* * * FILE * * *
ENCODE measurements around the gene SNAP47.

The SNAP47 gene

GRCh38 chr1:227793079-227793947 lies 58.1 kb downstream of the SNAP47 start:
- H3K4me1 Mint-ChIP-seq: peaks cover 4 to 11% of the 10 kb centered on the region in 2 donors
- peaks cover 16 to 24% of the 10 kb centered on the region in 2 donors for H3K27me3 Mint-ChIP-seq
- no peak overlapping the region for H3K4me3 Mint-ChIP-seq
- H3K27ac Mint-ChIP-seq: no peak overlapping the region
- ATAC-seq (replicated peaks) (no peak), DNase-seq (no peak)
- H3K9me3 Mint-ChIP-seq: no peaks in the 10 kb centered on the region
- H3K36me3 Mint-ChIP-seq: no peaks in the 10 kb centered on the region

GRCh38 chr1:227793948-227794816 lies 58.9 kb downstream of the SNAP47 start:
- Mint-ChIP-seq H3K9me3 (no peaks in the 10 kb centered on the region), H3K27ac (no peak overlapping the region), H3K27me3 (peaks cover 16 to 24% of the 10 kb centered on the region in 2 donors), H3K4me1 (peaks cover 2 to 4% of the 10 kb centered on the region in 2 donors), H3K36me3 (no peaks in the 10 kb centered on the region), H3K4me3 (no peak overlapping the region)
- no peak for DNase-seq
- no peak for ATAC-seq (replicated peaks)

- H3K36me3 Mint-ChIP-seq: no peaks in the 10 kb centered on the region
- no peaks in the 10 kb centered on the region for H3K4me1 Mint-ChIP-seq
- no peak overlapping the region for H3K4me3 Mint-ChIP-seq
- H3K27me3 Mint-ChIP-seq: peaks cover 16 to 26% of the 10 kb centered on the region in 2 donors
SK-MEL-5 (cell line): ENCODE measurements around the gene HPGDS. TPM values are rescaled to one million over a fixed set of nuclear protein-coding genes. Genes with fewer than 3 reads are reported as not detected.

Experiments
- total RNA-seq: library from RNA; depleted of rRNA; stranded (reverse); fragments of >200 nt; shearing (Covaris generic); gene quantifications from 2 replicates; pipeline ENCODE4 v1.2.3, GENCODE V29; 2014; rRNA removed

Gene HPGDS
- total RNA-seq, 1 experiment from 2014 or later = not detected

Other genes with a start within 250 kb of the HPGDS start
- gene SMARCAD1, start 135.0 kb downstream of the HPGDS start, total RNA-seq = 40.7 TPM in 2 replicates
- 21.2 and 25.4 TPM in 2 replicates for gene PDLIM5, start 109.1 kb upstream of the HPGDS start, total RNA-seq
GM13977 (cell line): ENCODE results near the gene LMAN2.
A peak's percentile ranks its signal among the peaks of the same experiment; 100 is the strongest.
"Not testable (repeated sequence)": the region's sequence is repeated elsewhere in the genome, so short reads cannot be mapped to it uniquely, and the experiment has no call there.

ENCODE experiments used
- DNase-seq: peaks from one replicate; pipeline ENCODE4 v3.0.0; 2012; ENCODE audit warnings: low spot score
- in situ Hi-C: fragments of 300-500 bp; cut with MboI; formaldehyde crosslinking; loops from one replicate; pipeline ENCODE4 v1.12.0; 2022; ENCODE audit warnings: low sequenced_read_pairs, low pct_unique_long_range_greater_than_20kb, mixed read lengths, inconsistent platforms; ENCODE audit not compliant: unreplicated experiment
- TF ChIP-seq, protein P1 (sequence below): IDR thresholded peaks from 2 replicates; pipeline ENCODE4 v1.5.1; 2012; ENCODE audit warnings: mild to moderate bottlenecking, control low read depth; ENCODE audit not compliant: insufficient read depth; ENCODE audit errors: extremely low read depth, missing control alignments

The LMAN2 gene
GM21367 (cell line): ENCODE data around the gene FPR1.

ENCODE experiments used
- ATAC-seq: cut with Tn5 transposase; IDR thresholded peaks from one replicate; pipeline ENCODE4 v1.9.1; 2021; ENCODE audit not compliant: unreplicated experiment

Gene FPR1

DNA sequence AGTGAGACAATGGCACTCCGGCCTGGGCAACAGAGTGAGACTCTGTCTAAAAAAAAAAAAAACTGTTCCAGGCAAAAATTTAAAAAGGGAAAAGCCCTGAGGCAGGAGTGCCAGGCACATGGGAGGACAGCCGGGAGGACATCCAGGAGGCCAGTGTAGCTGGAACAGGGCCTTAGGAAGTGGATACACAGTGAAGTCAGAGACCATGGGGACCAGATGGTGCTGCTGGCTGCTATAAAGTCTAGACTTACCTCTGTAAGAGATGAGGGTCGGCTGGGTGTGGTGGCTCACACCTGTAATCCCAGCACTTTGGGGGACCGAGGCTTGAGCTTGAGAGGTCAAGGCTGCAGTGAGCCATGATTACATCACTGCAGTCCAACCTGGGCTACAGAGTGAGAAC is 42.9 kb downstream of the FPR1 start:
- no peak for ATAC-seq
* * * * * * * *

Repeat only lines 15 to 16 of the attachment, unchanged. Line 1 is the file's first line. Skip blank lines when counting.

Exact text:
- H3K36me3 Mint-ChIP-seq: no peaks in the 10 kb centered on the region
- no peaks in the 10 kb centered on the region for H3K4me1 Mint-ChIP-seq